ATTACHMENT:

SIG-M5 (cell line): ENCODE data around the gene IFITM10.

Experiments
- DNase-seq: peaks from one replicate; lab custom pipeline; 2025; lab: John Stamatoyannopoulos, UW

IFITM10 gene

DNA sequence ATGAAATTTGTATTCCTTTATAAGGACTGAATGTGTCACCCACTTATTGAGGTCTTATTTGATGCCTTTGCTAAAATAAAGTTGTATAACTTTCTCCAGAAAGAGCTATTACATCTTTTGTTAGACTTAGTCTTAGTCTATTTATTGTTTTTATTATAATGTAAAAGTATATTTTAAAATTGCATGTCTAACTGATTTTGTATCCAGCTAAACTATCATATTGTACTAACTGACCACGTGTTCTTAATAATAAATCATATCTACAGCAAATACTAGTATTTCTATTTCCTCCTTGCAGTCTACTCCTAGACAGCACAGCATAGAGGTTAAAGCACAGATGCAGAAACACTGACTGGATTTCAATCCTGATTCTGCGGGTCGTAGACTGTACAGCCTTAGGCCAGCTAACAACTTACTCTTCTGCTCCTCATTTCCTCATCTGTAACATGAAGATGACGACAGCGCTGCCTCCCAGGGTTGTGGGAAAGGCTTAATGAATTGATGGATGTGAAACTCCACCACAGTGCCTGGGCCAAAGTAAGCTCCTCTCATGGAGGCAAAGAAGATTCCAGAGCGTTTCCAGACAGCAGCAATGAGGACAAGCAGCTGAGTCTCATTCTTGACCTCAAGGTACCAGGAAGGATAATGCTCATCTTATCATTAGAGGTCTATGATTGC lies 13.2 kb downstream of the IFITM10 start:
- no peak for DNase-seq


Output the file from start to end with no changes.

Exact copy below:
SIG-M5 (cell line): ENCODE data around the gene IFITM10.

Experiments
- DNase-seq: peaks from one replicate; lab custom pipeline; 2025; lab: John Stamatoyannopoulos, UW

IFITM10 gene

DNA sequence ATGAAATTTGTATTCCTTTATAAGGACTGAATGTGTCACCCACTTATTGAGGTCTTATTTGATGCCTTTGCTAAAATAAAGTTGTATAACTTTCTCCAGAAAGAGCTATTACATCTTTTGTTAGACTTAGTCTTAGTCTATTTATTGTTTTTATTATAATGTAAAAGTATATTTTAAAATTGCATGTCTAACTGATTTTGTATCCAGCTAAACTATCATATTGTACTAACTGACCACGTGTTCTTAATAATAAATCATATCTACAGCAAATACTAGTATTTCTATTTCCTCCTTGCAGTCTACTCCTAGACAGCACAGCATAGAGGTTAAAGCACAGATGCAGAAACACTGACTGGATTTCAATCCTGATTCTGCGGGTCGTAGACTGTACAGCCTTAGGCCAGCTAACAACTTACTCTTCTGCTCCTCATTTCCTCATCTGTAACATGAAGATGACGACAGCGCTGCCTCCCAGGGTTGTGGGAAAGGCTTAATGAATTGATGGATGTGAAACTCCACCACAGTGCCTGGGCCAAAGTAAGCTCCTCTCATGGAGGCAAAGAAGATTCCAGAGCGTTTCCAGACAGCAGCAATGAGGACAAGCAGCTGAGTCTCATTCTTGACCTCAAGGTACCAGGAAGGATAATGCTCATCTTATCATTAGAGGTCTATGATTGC lies 13.2 kb downstream of the IFITM10 start:
- no peak for DNase-seq